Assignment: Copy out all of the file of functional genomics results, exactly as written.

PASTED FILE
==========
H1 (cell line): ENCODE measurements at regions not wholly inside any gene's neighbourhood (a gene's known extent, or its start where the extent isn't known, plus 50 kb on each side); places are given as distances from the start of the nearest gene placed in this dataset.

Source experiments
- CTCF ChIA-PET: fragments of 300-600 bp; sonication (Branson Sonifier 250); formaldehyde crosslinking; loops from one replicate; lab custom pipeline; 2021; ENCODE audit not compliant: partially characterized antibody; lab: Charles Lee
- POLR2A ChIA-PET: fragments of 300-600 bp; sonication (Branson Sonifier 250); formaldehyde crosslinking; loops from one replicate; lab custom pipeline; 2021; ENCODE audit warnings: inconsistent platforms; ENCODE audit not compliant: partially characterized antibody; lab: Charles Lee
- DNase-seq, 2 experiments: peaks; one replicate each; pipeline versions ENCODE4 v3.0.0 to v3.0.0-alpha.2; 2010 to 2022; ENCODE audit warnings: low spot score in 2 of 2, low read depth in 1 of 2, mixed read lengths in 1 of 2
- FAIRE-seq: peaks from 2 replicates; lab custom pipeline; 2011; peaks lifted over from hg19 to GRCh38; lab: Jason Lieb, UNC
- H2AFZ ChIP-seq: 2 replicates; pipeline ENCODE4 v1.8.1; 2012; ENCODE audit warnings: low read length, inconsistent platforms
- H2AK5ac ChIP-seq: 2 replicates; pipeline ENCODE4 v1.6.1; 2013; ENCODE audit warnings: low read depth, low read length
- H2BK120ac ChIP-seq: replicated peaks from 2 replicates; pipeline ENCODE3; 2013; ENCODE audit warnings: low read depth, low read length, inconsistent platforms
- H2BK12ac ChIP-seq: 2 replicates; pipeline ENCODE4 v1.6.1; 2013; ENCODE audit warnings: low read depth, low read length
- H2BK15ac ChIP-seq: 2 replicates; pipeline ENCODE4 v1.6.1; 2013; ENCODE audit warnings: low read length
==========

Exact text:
H1 (cell line): ENCODE measurements at regions not wholly inside any gene's neighbourhood (a gene's known extent, or its start where the extent isn't known, plus 50 kb on each side); places are given as distances from the start of the nearest gene placed in this dataset.

Source experiments
- CTCF ChIA-PET: fragments of 300-600 bp; sonication (Branson Sonifier 250); formaldehyde crosslinking; loops from one replicate; lab custom pipeline; 2021; ENCODE audit not compliant: partially characterized antibody; lab: Charles Lee
- POLR2A ChIA-PET: fragments of 300-600 bp; sonication (Branson Sonifier 250); formaldehyde crosslinking; loops from one replicate; lab custom pipeline; 2021; ENCODE audit warnings: inconsistent platforms; ENCODE audit not compliant: partially characterized antibody; lab: Charles Lee
- DNase-seq, 2 experiments: peaks; one replicate each; pipeline versions ENCODE4 v3.0.0 to v3.0.0-alpha.2; 2010 to 2022; ENCODE audit warnings: low spot score in 2 of 2, low read depth in 1 of 2, mixed read lengths in 1 of 2
- FAIRE-seq: peaks from 2 replicates; lab custom pipeline; 2011; peaks lifted over from hg19 to GRCh38; lab: Jason Lieb, UNC
- H2AFZ ChIP-seq: 2 replicates; pipeline ENCODE4 v1.8.1; 2012; ENCODE audit warnings: low read length, inconsistent platforms
- H2AK5ac ChIP-seq: 2 replicates; pipeline ENCODE4 v1.6.1; 2013; ENCODE audit warnings: low read depth, low read length
- H2BK120ac ChIP-seq: replicated peaks from 2 replicates; pipeline ENCODE3; 2013; ENCODE audit warnings: low read depth, low read length, inconsistent platforms
- H2BK12ac ChIP-seq: 2 replicates; pipeline ENCODE4 v1.6.1; 2013; ENCODE audit warnings: low read depth, low read length
- H2BK15ac ChIP-seq: 2 replicates; pipeline ENCODE4 v1.6.1; 2013; ENCODE audit warnings: low read length